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This is a story about the friendship of three women with leukemia: one gone, one going, one who soon will be left.
They met in the winter of 2004 at the oncology ward at Eugene's Sacred Heart Medical Center. Karen "Kaz" Humez of Eugene, then 52, started treatment in December; Amelia Worth, then a 20-year-old University of Oregon student, in January; and Kathy Alden, then 57, of Springfield, in February.
They seemingly had little in common: Humez, a social worker at Looking Glass and, as Worth recalls, "kind of `mother earthy' "; Worth, an anthropology major from Coos Bay and far younger than the other two; and Alden, who worked at Umpqua Bank.
"It's like our friendships were forged by our illnesses, but nurtured by our love for each other," says Worth, the UO student.
When coming for chemotherapy treatments, they would share of their lives, their hopes, their fears. And laugh at their hair-loss adventures. But, last winter, it was fear that trumped all: Humez died Feb. 21.
"It was horrendous," Worth says. "My initial thought was: `Kaz is so strong and yet she's terminal; that's what's going to happen to me.' Then I realized I was being horribly selfish."
After Humez's death, the friendship of Worth and Alden deepened. They went wig shopping together, Worth once choosing a wild pink, blue and white one. She joined Alden and her family for dinner. And got rides from Alden to her medical appointments because she didn't have her driver's license yet.
"She's been like a guardian angel to me," Worth says. "I remember first seeing her at the hospital and she was wearing this black satin robe. It astounded me that someone as graceful and wonderful as her could have cancer. And it helped me come to terms with my own."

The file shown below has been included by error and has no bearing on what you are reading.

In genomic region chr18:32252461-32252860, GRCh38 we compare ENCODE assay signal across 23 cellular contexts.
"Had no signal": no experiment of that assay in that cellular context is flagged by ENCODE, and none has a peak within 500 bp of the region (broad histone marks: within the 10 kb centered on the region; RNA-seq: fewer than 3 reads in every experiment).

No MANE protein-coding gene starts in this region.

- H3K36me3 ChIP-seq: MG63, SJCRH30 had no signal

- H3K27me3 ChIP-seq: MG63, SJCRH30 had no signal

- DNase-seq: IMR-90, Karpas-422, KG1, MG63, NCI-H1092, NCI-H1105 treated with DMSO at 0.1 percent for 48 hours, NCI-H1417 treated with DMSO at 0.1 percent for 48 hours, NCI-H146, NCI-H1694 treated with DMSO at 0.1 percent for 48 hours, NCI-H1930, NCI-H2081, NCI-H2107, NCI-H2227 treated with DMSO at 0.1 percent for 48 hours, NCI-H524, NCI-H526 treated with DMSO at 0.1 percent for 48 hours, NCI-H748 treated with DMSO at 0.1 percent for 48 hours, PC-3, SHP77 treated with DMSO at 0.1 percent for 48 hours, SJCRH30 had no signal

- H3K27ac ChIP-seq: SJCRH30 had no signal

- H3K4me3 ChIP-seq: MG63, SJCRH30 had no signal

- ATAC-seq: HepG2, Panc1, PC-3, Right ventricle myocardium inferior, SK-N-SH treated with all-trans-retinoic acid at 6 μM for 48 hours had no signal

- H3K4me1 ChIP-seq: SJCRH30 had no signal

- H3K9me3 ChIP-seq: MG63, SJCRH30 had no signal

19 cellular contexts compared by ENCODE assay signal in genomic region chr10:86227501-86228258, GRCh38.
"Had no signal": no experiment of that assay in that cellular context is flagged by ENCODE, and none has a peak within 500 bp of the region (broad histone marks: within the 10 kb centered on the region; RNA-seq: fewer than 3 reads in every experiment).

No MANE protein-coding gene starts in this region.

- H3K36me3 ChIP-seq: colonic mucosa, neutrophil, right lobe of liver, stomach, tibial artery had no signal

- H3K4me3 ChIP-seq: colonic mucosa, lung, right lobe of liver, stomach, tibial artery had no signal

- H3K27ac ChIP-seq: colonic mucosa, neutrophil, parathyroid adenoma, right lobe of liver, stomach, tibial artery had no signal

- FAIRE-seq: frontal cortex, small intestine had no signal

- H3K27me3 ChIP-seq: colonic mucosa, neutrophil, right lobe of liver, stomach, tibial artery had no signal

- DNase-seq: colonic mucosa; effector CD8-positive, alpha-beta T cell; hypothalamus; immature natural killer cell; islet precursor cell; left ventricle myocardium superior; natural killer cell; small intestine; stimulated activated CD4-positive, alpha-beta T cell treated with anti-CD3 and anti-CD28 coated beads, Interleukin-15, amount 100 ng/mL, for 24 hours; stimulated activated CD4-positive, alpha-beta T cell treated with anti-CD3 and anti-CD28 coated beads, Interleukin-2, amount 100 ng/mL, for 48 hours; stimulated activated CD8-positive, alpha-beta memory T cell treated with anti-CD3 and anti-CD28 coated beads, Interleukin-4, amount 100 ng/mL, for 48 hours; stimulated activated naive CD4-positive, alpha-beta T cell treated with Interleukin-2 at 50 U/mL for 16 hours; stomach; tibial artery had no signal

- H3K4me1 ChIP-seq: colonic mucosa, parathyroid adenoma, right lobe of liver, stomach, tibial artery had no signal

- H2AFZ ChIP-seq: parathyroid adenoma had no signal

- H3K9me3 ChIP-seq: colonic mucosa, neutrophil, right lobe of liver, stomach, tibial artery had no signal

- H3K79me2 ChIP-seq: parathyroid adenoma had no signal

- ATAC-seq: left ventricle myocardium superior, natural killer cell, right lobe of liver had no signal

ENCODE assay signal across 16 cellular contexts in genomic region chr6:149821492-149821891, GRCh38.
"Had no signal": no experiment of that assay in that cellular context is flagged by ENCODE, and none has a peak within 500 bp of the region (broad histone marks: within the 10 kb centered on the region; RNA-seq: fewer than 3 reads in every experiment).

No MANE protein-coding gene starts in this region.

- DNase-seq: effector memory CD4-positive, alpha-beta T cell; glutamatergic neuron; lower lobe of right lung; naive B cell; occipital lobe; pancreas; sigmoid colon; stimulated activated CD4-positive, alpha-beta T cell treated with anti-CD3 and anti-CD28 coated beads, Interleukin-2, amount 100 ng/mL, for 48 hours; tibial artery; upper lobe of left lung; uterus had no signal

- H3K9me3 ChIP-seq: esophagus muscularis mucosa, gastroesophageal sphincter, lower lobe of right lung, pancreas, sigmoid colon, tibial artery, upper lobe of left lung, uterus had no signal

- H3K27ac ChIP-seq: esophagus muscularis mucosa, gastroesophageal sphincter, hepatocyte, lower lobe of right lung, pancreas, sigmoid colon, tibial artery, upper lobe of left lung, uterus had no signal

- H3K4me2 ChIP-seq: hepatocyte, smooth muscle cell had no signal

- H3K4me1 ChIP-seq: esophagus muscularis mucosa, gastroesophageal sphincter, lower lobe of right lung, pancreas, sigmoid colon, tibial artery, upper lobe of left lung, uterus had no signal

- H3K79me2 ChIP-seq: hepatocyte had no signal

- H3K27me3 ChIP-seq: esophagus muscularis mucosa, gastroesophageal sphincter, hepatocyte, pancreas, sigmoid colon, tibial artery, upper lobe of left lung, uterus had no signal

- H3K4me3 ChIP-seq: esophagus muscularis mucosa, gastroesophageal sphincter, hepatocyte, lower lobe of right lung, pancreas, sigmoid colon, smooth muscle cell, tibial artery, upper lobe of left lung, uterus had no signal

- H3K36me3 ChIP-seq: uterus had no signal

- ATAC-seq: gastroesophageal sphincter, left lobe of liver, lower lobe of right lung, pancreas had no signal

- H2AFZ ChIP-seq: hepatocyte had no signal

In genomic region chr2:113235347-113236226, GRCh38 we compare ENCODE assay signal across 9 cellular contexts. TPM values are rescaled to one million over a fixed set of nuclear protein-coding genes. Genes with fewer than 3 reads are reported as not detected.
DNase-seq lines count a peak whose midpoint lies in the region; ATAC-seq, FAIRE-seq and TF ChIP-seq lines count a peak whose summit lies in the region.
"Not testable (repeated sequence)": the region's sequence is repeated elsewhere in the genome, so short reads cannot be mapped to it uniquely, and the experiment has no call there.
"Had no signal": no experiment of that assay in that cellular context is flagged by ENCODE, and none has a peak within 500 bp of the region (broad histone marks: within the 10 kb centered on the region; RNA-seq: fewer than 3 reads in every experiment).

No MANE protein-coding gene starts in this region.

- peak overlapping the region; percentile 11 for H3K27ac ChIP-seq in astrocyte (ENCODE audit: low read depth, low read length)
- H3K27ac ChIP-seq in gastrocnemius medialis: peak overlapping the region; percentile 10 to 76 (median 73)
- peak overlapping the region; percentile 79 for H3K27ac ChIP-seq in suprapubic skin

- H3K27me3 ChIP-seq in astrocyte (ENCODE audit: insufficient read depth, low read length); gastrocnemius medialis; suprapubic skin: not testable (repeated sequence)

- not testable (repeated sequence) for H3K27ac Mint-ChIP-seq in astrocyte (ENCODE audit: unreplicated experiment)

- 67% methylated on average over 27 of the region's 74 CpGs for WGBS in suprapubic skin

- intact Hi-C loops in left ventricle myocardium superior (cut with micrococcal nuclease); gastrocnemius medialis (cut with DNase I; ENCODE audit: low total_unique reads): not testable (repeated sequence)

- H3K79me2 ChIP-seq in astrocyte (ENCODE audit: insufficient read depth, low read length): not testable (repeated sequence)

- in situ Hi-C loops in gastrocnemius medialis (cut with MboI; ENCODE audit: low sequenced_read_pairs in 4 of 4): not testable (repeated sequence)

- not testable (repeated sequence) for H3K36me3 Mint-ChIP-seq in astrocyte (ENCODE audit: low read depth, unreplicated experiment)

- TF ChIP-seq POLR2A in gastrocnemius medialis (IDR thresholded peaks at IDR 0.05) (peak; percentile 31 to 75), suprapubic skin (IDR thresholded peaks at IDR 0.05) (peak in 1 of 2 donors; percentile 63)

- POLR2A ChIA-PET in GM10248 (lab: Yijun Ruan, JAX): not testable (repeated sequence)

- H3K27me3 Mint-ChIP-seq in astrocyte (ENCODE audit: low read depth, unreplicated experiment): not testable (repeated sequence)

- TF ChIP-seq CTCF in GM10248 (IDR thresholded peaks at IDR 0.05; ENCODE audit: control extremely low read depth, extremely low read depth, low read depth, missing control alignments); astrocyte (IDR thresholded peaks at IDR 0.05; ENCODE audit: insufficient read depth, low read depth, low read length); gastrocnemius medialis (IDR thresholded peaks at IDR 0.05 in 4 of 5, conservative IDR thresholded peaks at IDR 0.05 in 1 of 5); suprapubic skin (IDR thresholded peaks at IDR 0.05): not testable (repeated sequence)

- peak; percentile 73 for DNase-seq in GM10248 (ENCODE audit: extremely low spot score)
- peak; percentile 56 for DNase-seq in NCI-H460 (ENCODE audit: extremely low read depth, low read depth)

Worth found a role model in Alden: "She didn't judge people - and was so patient, in a way I'm not."
Alden, a mother of four children and grandmother to five, found courage in Worth: so young, yet so determined to beat this disease.
"Kathy became a mentor to Amelia," says John Alden, Kathy's husband. "Kind of a mother figure."
She introduced Worth to Cafe Yumm; Worth introduced her to ceramics.
Last summer, Alden went to the Fred Hutchinson Cancer Center in Seattle for some procedures designed to help improve her condition. Nothing worked. Basically, she was sent home to die.
She has perhaps only days left to live, John says.
Still, the two of them are making plans. Their idea is a "Last Wish" fund, for Amelia, whose Oregon Health Plan insurance doesn't cover the care she will need.
"There's no way we can save my wife," John says, "but if we can make her death mean something more by helping Amelia, then, yes, there's loss, but also something gained."
John sent out the e-mail to friends and family Monday, telling the story of the women bonded by this struggle. Telling how much Amelia meant to him and Kathy.
"This is an absolutely wonderful young lady (who) needs our help," he wrote. "We would like you to help Amelia instead of sending flowers."
He and Kathy are giving Amelia one of their three cars. But Kathy already has given her more than she needed to, Amelia says. "She's given me strength and hope and a positive outlook on life," she says.
And has given similar gifts to others, say those who know her. "One of the more gracious people I've ever met," says Lorri Morse, an Umpqua Bank vice president for whom Alden worked.
One of those people who makes those in her presence feel special. "She's a rare mom and a rare employee," Morse says. "Heaven will be better because she's there."
Our loss. "But," John says, "what a great tribute to her if Amelia ends up winning."
The Amelia Worth Medical Fund is at Umpqua Bank, savings account No. 970711487.